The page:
'[X-Men: Apocalypse](tag:1194267)' and 'Wolverine 3' are on the way, and according to Bryan Singer and Hugh Jackman, these movies will be the end of the 'X-Men' franchise that started in 2000. But one thing that a lot of moviegoers notice is that after 'X-Men: The Last Stand' and 'X-Men Origins: Wolverine', the movies drop their relationship to the previous entries. To clear things up, I'll explain whether or not it matters if the next movie follows the previous flick. I also have a final SPOILER ALERT here.
At the end of the 2013 spinoff flick 'The Wolverine', we see a Trask Industries easter egg and Professor Xavier and Magento coming to Logan asking him to help protect mutants against the Sentinels. Fast forward almost a year later and we see some differences in 'Days of Future Past'. For one thing, Logan's claws lost their adamantium in his solo adventure, but here, it's clearly seen that he has them. That's not just it, at the beginning of 'The Wolverine', it's shown that he's had to kill Jean Grey, making it apparent that the original trilogy (even 'Last Stand') still happened. Yet somehow Professor X, Jean Grey and Scott Summers are all alive and well when 'Future Past' ends. And there's more! It's made clear in the movie that mutants have been hunted since the 1970s, which means that this movie is taking place in an alternative universe.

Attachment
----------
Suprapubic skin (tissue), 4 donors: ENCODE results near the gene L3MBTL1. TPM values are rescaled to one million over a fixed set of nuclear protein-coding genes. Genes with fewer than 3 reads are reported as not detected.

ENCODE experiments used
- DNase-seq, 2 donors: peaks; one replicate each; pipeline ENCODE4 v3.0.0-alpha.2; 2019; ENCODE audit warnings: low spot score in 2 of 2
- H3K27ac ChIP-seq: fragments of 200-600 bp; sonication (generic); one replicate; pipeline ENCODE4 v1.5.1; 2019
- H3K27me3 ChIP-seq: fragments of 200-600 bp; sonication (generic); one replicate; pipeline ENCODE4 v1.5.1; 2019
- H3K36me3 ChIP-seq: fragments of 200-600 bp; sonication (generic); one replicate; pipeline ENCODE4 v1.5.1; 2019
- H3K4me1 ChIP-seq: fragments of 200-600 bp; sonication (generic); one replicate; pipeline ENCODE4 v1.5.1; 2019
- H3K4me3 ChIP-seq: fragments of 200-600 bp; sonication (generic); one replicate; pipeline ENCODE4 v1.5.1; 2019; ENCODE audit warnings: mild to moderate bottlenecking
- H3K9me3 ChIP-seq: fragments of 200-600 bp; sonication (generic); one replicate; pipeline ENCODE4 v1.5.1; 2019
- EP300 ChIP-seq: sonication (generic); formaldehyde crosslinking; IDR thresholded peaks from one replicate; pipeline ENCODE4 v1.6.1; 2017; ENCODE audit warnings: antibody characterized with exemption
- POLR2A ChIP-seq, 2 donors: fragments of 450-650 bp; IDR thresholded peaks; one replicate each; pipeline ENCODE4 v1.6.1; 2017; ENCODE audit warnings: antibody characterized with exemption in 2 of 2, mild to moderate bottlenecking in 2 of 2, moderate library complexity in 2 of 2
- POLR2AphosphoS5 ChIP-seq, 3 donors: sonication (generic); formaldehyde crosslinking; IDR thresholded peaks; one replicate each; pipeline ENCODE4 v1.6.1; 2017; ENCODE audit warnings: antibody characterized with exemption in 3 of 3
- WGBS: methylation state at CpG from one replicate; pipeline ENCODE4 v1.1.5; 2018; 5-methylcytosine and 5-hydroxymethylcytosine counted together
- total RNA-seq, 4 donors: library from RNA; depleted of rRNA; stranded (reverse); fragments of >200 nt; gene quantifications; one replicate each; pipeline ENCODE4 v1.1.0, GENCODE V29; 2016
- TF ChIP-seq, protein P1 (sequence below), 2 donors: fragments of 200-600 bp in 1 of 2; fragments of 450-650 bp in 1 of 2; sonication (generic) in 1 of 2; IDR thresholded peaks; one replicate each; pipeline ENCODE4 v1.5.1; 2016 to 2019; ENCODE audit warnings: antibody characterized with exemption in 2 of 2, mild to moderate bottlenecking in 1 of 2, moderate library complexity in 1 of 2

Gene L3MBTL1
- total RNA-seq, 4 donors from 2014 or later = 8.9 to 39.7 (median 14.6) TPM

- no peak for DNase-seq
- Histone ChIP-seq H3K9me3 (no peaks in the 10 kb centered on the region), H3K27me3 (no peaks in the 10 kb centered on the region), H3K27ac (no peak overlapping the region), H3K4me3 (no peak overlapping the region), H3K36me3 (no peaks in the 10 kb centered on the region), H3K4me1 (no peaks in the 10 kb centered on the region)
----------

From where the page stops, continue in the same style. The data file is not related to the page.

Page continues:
Now at this point you could be wondering how a franchise could still hold onto it's credibility despite so many plot holes. But there is a simple answer that put all this to rest.
A little story telling technique I like to call: “The Comic Book Consistency”
See in comic books there are some stories that are unaffected from previous events. For example Batman kills the Joker in the 1988 graphic novel The Killing Joke. Then in 2011, DC relaunched its universe, and with it came Detective Comics #1 which saw Batman taking the Joker to Arkham Asylum and the famous Death of the Family story begins. But the thing is, The Killing Joke story was still intact whereas everything else was either erased or altered. The main reason for this is because it's such an iconic story.
It's the same deal with the 'X-Men' franchise, Days of Future Past was a phenomenal story and Bryan Singer just wants to tell that story, even if the other movies don't add up. Unlike the Marvel or DC cinematic universes, 'X-Men' plays by its own rules and it makes those who follow the franchise have that same feeling that a comic book reader gets when a hero is suddenly resurrected or some event from one issue doesn't impact the other. The important thing is, they're great stories and the films are worth watching (except for 'Last Stand' and 'Origins').
And in the words of MatPat, “That's just a theory. A FILM theory.”
What do you think of the timeline? Does it really matter? Comment down below or send me a tweet at @CanadaComicNerd. Also, if you want to read more, click right here!